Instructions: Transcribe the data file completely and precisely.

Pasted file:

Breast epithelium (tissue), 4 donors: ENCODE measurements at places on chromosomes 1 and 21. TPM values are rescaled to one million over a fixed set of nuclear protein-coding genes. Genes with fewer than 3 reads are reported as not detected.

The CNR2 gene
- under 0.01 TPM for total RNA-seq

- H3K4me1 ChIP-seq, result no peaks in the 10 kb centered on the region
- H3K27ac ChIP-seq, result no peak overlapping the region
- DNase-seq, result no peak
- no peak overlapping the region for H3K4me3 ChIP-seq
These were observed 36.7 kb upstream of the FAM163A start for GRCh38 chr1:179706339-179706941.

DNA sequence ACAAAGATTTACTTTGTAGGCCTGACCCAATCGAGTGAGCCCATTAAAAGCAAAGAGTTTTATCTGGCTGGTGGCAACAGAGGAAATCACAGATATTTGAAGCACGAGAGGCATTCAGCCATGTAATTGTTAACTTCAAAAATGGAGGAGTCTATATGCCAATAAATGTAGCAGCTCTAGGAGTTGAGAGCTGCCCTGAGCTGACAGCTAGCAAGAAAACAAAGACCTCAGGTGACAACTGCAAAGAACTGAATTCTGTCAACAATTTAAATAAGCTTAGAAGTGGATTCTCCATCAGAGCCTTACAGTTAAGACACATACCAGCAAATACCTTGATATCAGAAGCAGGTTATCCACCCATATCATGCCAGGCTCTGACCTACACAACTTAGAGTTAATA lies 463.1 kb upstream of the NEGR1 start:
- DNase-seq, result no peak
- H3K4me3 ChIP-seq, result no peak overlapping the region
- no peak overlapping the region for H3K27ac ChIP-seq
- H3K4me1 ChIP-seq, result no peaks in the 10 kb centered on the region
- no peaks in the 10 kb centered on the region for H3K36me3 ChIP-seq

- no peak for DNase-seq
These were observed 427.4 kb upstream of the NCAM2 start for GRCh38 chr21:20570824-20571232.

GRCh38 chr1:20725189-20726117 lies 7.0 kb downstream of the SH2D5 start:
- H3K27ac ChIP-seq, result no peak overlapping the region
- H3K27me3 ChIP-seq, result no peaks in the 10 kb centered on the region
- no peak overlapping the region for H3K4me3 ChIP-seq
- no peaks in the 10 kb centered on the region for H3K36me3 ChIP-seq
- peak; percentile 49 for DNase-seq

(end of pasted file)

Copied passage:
Breast epithelium (tissue), 4 donors: ENCODE measurements at places on chromosomes 1 and 21. TPM values are rescaled to one million over a fixed set of nuclear protein-coding genes. Genes with fewer than 3 reads are reported as not detected.

The CNR2 gene
- under 0.01 TPM for total RNA-seq

- H3K4me1 ChIP-seq, result no peaks in the 10 kb centered on the region
- H3K27ac ChIP-seq, result no peak overlapping the region
- DNase-seq, result no peak
- no peak overlapping the region for H3K4me3 ChIP-seq
These were observed 36.7 kb upstream of the FAM163A start for GRCh38 chr1:179706339-179706941.

DNA sequence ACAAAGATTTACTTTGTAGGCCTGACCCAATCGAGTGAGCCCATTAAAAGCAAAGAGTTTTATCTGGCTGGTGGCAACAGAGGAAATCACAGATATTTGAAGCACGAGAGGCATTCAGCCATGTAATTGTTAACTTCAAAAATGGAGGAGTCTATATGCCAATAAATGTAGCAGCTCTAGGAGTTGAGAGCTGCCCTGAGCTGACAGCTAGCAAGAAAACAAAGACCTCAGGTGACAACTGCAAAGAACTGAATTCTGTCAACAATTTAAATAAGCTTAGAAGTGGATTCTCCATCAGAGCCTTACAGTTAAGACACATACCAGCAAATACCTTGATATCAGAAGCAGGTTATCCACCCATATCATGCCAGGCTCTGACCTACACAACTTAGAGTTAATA lies 463.1 kb upstream of the NEGR1 start:
- DNase-seq, result no peak
- H3K4me3 ChIP-seq, result no peak overlapping the region
- no peak overlapping the region for H3K27ac ChIP-seq
- H3K4me1 ChIP-seq, result no peaks in the 10 kb centered on the region
- no peaks in the 10 kb centered on the region for H3K36me3 ChIP-seq

- no peak for DNase-seq
These were observed 427.4 kb upstream of the NCAM2 start for GRCh38 chr21:20570824-20571232.

GRCh38 chr1:20725189-20726117 lies 7.0 kb downstream of the SH2D5 start:
- H3K27ac ChIP-seq, result no peak overlapping the region
- H3K27me3 ChIP-seq, result no peaks in the 10 kb centered on the region
- no peak overlapping the region for H3K4me3 ChIP-seq
- no peaks in the 10 kb centered on the region for H3K36me3 ChIP-seq
- peak; percentile 49 for DNase-seq